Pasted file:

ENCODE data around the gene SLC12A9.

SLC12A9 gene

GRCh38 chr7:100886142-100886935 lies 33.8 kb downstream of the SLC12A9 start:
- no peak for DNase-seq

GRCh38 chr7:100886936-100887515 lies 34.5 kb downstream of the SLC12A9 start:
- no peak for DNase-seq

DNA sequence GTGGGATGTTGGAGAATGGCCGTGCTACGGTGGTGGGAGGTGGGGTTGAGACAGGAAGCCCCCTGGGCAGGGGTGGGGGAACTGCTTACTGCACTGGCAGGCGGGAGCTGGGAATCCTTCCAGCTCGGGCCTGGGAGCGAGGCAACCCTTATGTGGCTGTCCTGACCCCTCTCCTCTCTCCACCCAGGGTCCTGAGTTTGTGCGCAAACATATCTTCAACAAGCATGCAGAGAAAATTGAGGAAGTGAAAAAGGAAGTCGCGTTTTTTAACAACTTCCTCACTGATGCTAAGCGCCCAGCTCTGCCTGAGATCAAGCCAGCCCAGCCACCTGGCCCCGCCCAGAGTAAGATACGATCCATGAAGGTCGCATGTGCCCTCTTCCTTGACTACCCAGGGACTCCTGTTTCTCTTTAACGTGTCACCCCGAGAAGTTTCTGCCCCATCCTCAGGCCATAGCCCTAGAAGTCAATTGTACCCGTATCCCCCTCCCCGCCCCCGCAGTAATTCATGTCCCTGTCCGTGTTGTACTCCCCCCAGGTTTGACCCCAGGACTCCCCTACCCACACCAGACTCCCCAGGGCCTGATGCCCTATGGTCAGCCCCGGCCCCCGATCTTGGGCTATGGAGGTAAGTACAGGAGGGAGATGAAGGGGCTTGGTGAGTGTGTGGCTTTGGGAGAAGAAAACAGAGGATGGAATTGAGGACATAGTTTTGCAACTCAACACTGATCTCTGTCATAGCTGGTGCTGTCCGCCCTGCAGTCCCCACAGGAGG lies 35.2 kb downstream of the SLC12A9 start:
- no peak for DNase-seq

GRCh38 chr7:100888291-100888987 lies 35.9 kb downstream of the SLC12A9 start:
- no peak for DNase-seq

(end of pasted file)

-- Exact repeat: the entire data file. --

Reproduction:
ENCODE data around the gene SLC12A9.

SLC12A9 gene

GRCh38 chr7:100886142-100886935 lies 33.8 kb downstream of the SLC12A9 start:
- no peak for DNase-seq

GRCh38 chr7:100886936-100887515 lies 34.5 kb downstream of the SLC12A9 start:
- no peak for DNase-seq

DNA sequence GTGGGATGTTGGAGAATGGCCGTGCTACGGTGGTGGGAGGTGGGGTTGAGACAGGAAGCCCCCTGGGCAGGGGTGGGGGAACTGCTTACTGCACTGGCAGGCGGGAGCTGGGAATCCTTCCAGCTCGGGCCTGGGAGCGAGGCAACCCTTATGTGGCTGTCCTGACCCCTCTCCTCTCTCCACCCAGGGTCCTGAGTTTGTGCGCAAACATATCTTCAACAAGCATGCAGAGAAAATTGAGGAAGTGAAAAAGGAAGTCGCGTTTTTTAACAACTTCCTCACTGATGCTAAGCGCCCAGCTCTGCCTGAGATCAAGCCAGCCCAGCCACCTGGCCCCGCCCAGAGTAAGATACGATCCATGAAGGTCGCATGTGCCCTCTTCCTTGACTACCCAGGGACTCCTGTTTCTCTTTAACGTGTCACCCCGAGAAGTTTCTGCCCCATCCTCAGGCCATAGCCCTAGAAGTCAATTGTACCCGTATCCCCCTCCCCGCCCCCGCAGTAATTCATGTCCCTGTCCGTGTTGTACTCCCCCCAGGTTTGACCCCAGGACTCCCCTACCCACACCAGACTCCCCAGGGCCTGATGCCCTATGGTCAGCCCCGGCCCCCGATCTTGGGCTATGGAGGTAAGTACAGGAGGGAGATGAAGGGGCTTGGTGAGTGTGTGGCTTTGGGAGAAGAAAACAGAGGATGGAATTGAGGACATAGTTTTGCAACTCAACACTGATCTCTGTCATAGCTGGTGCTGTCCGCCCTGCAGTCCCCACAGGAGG lies 35.2 kb downstream of the SLC12A9 start:
- no peak for DNase-seq

GRCh38 chr7:100888291-100888987 lies 35.9 kb downstream of the SLC12A9 start:
- no peak for DNase-seq